I have an odd relationship with color. Oh sure, we're friends, but sometimes we place unrealistic demands upon each other. I definitely have something of a split-personality when it comes to color and photography, but I have long since come to embrace the uneasy duality. And I'm not referring to my past analog life where everything was seen with and through black & white film, either.
On the one hand, I am Dr. Science for the clients in my dental photography business. For them, color is a make-or-break deal. They need to see and photograph color with precision and accuracy, and then convey that color information to their dental lab so that they will end up with a product -- a crown, a veneer -- that their patient can wear with satisfaction. No small task, if you ask me.
So when I give my program on the topic of color, the complexities that emerge make it seem like any successful reproduction of color is downright impossible. Truth is, nobody sees color the same way. Women, for example, apparently see a lot more colors than men, and it's not all just an artifact of acculturation. Where they may see canary, dandelion, butterscotch, and lemon, we see ... yellow. And most guys are a bit deficient in blue-green perception compared on average to women -- a fact not lost on me during my many years as a color printer. Those are just a couple examples of the many complexities of seeing and working in color, making my instructions on using digital hardware and software important and oh so relevant. I earn a living off it.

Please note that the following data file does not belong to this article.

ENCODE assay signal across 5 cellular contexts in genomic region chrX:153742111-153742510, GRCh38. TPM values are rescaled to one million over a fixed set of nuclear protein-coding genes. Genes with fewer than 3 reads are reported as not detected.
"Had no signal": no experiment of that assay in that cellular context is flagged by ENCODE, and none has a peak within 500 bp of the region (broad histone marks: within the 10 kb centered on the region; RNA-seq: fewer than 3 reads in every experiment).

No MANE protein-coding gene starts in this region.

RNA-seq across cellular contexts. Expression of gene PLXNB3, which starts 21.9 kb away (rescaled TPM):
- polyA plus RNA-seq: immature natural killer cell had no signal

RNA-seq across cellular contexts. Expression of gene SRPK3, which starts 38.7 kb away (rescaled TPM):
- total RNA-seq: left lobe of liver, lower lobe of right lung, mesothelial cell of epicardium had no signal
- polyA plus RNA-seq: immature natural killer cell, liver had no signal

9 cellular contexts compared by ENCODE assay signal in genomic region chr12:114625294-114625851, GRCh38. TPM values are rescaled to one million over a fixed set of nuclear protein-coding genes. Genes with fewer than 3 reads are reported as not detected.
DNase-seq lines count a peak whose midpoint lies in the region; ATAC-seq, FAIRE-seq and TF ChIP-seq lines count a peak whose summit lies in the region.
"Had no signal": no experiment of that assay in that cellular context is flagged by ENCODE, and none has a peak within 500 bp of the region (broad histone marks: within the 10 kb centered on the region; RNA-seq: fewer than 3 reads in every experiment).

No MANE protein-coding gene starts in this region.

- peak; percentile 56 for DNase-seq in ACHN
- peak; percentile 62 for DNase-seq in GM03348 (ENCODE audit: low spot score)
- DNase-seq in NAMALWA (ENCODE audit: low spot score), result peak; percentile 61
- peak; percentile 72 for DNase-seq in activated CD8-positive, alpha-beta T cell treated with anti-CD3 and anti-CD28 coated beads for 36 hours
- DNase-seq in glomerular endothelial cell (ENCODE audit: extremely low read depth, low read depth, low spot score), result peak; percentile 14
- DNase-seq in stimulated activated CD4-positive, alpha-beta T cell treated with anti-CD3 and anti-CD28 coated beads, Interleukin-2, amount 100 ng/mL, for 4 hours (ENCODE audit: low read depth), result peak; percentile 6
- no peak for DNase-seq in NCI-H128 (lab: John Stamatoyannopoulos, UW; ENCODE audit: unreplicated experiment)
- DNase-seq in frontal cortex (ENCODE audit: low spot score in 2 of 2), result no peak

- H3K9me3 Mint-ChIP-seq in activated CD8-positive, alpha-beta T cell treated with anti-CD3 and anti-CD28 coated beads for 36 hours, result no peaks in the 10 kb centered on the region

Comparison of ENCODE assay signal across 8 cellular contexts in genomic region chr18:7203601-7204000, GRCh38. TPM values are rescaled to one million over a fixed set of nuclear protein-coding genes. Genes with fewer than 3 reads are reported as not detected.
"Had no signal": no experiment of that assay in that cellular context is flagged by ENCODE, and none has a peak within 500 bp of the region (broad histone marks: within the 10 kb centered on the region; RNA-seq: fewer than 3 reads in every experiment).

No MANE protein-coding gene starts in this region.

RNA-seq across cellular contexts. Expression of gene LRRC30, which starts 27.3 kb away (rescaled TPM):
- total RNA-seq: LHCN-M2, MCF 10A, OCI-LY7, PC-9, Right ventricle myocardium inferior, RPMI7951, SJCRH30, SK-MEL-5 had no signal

So then, what's on that other hand? Well, it's just me and my zen: a camera and a mindful eye. Color is a suggestion, a starting point, a long walk off a short pier. What it is not is a destination. I'm not always consciously aware of what attracts the camera to my eye; of the many elements that make up an arresting scene, color may or may not be the most compelling. Heck, that's why I often prefer to go shooting on a grey and drizzly day when the role of color is diminished. The only thing I aim to see and photograph with any semblance of precision and accuracy is whatever odd state of mind the image puts me in.
No small task, if you ask me.